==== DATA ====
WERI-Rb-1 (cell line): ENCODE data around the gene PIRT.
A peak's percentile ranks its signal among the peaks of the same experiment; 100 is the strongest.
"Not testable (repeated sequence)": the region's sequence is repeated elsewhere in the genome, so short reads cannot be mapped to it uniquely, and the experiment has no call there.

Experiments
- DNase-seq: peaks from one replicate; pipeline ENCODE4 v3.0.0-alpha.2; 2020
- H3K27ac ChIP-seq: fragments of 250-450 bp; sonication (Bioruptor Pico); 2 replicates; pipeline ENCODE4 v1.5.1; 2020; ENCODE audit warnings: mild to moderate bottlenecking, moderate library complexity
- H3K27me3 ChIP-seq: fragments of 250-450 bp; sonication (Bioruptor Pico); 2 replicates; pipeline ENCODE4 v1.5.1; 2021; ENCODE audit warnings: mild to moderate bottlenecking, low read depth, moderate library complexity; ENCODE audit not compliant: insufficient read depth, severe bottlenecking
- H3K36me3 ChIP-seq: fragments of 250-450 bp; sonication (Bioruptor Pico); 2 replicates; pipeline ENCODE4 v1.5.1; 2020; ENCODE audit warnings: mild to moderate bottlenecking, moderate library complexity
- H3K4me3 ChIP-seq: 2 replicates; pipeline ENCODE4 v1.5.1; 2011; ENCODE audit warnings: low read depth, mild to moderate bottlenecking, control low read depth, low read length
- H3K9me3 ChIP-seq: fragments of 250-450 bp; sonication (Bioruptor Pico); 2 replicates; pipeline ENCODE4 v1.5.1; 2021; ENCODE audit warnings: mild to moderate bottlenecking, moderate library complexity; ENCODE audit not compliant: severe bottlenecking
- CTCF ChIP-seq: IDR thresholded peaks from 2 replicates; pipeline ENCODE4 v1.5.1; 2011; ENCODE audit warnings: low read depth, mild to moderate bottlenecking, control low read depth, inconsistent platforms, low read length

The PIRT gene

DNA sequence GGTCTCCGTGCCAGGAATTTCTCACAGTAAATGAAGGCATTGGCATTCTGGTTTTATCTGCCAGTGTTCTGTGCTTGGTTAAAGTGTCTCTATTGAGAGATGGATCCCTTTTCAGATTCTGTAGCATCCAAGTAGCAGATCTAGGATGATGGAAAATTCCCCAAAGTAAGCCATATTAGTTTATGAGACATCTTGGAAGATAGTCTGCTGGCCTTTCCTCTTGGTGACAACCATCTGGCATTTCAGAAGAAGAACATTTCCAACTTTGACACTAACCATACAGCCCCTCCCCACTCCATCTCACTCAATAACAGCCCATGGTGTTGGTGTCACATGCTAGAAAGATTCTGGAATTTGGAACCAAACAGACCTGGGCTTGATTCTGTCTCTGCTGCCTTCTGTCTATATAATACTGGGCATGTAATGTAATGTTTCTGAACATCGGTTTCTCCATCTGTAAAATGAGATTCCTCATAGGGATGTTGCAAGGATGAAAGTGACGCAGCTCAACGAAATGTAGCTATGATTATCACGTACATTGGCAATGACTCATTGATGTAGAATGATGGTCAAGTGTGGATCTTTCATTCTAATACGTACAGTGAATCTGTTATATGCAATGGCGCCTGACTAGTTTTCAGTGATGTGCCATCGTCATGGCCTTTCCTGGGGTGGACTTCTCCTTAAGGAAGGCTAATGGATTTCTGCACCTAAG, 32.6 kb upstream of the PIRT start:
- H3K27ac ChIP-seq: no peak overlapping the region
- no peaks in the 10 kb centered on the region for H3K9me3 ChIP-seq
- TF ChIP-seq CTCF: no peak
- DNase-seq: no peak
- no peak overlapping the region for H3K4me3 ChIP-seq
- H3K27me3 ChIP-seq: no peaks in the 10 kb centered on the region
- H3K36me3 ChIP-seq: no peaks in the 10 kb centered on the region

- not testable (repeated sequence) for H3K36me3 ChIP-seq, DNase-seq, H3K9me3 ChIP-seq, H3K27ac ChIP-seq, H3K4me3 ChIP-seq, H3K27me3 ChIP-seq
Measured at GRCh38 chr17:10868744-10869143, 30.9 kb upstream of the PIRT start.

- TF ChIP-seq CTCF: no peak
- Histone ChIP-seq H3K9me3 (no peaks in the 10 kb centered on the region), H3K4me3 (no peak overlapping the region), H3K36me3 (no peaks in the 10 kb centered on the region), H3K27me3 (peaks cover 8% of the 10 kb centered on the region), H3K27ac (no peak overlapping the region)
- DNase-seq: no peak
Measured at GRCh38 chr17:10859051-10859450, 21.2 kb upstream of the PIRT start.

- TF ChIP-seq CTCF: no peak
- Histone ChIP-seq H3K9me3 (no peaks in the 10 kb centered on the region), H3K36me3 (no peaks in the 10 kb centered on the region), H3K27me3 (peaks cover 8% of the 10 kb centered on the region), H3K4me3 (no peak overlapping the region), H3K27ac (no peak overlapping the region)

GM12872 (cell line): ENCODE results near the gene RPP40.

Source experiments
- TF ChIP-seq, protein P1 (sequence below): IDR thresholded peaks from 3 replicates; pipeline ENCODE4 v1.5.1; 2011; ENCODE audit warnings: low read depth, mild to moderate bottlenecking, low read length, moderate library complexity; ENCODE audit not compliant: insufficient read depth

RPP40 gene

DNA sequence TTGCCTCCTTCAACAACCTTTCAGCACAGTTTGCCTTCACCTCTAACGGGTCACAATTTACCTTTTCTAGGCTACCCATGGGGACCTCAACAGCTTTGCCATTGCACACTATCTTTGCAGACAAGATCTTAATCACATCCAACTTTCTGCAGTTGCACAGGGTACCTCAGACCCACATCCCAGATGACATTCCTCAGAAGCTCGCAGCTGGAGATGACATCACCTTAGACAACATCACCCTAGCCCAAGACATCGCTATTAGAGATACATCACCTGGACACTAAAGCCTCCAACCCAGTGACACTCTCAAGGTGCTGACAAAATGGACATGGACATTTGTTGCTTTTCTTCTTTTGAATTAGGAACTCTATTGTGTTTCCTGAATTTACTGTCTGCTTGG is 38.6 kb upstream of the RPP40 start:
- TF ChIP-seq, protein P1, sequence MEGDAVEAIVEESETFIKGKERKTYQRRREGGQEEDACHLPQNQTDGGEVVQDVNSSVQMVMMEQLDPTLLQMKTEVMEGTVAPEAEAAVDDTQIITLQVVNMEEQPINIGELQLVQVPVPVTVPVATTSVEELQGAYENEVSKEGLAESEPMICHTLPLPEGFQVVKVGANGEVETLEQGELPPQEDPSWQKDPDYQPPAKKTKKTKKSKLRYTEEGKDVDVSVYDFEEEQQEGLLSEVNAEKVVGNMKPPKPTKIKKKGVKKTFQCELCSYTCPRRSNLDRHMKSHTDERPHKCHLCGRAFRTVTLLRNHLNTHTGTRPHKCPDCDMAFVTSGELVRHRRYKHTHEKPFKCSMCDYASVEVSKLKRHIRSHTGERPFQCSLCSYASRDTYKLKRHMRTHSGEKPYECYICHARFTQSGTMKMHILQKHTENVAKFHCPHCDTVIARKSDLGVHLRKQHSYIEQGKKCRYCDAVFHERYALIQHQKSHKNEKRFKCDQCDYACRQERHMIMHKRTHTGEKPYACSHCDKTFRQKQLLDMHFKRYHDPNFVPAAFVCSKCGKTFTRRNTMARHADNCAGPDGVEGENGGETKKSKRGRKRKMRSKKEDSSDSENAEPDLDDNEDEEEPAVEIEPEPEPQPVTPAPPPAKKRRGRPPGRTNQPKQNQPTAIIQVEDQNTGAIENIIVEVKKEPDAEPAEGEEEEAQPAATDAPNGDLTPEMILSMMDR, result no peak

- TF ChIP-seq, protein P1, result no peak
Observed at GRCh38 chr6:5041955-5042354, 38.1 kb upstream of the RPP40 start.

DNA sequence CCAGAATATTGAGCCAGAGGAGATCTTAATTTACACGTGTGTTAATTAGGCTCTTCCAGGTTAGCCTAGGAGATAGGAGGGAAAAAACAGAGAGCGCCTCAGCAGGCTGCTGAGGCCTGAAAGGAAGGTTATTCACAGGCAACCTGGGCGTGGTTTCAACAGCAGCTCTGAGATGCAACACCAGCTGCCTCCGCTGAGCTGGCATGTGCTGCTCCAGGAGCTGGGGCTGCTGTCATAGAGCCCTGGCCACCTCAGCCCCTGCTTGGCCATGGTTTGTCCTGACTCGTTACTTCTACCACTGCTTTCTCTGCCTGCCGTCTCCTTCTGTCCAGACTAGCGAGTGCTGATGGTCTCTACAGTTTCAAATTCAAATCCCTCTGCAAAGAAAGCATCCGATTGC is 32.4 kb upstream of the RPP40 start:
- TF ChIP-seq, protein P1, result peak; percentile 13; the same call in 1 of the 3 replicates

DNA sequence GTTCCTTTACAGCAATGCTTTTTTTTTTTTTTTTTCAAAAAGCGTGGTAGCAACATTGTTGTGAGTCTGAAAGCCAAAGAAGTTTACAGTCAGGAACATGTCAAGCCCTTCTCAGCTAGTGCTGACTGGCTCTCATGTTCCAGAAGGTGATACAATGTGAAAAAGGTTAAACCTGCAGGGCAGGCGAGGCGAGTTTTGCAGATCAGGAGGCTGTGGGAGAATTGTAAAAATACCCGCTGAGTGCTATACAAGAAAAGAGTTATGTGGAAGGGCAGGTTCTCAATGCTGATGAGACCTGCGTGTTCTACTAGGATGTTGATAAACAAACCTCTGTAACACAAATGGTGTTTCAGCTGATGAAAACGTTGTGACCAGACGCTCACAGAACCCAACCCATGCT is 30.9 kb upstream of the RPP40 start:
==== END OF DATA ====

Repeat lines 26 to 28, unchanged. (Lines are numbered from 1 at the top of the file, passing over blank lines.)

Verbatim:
Measured at GRCh38 chr17:10859051-10859450, 21.2 kb upstream of the PIRT start.

- TF ChIP-seq CTCF: no peak
- Histone ChIP-seq H3K9me3 (no peaks in the 10 kb centered on the region), H3K36me3 (no peaks in the 10 kb centered on the region), H3K27me3 (peaks cover 8% of the 10 kb centered on the region), H3K4me3 (no peak overlapping the region), H3K27ac (no peak overlapping the region)